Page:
The UK debt crisis and inflation crisis are creating alarm in the UK government and distress among UK residents. The UK has recorded the fastest rate of inflation in the past 40 years which stands at 9% and rising. The average Briton expects that he would be losing £3000 this year due to inflation, Covid and rising bills.
The UK residents are facing tough economic times. Financial and mental health standards are declining in the country and almost three-quarters of Britons are of the opinion that they will be paying £252 per month more.
Chancellor of the Exchequer Rishi Sunak is targeting relief measures for those at work. The Labour opposition in turn has its own opinion. It is asserted that help should be extended to pensioners and all those people who are on benefits.
You should know that the UK had an economic boom in the late 1990s, which led to an increase in personal debt and spending. The country’s credit rating was downgraded for the first time by Moody’s Investors Service in 2007 and again by Standard & Poor’s Rating Services in 2008.
If you didn’t know already, the UK’s debt crisis was caused by years of overspending on public services and welfare benefits, tax cuts for higher earners, and a financial sector that has grown too large relative to GDP.
What are the Main Causes of the UK Debt Crisis?
1. The UK debt crisis has been ongoing since 2008. It was only in 2012 that the UK government finally admitted that they were in trouble. The fact was that the country went from being a net creditor nation (meaning that they had more money coming into the country than they spent) to a net debtor nation. This means that the government now owes more money than what it receives each year.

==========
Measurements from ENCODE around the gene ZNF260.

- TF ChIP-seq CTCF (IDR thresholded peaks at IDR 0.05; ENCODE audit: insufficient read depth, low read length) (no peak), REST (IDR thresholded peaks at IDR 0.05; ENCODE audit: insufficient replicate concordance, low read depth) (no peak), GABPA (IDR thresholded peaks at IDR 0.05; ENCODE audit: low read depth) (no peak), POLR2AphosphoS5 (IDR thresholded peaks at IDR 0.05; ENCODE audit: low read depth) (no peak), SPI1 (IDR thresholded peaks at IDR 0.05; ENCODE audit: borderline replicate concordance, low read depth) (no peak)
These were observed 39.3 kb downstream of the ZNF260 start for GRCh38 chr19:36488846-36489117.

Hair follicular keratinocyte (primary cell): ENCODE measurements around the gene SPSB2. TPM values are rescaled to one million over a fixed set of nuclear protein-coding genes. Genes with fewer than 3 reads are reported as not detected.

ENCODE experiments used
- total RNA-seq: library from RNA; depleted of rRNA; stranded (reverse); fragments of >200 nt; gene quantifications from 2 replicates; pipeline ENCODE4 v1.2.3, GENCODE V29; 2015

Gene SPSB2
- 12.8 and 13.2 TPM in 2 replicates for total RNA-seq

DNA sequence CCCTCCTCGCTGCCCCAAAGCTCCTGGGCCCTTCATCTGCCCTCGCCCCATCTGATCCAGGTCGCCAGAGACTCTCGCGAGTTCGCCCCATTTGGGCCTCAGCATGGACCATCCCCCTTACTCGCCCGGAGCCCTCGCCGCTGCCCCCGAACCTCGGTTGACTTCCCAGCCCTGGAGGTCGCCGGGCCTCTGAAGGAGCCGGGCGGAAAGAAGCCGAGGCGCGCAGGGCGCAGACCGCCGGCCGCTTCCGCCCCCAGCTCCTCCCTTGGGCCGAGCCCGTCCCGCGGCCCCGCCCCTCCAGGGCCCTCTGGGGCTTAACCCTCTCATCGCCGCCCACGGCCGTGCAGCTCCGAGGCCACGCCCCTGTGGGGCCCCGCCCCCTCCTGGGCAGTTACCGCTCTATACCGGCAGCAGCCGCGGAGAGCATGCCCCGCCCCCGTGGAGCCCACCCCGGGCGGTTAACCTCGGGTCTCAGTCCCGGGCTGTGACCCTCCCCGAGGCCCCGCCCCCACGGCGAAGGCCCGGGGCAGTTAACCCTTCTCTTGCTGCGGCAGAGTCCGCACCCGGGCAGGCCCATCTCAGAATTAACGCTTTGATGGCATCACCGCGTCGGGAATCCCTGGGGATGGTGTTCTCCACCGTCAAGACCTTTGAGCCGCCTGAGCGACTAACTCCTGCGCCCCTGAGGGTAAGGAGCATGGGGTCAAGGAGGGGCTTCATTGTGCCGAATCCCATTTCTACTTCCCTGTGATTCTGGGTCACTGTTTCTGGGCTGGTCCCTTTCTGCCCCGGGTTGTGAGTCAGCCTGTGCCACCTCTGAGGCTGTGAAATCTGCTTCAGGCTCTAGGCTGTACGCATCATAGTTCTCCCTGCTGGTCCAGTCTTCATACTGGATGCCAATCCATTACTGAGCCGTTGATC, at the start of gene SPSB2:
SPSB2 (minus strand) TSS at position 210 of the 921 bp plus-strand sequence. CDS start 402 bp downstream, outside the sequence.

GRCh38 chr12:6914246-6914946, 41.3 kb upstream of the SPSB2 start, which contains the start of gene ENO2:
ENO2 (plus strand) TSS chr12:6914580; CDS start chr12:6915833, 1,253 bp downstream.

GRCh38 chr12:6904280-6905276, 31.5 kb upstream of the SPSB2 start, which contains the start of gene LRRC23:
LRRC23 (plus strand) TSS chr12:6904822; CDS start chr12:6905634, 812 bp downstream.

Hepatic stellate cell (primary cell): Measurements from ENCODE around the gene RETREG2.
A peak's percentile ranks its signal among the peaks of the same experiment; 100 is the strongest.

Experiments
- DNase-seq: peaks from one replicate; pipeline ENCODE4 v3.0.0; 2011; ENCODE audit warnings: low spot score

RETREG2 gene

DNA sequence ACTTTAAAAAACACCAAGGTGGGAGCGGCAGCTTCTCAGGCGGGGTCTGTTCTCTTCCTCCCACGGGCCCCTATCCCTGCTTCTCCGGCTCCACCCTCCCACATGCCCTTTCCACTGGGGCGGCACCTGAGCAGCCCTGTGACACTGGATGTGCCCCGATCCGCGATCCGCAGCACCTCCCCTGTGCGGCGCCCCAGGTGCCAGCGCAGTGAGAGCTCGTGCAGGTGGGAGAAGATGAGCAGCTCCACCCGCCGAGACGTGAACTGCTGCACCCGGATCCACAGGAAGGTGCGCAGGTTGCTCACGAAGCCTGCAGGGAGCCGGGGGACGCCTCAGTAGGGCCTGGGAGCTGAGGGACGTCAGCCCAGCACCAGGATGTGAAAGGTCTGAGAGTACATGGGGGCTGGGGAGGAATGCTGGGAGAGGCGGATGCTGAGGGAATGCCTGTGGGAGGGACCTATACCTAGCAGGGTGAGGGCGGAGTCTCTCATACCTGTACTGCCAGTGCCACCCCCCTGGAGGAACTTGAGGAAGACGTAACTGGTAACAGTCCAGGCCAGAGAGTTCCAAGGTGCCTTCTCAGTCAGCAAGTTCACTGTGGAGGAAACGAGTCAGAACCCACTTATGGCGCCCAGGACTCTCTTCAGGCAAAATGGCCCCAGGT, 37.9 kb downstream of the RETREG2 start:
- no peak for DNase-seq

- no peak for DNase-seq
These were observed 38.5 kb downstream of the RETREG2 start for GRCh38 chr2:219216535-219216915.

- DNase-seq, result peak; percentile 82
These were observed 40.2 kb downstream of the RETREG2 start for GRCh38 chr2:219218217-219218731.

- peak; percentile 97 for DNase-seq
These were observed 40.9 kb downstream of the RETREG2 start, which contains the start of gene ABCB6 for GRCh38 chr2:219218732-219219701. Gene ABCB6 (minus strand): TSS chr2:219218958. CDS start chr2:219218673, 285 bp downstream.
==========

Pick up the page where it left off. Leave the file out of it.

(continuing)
2. The reason this happened is because of the financial crisis of 2008. The global economy took a hit after the subprime mortgage crisis and the ensuing credit crunch. Banks stopped lending money to people and businesses, causing a huge drop in revenue. To make matters worse, many companies started laying off employees and reducing wages. As a result, the government saw its tax revenues decrease substantially while spending increased.
The solution? Well, the government did raise taxes and cut back on some expenses. However, the problem still persists.
How does this affect me?
Well, the first thing you should do is take stock of your own finances. Are you able to pay your bills on time without having to borrow money from other sources? You should have enough savings to take care of any emergencies that might come up.
If you answered “no” to either question, then you need to start budgeting better. Start by cutting down on unnecessary expenses. Then, look for ways to increase your income. After all, you don’t want to find yourself in a position where you are struggling to pay your bills.
A small reason to cheer is that consumer spending in the UK is back to the pre-pandemic level. The shift towards online shopping has also remained intact and online sales total 27% of the total sales. This percentage is above the pre-pandemic level of 19.9%.
Despite the gloom and doom predictions, keep your fingers crossed and share with us how you plan to handle this phase of your life for you and your family.
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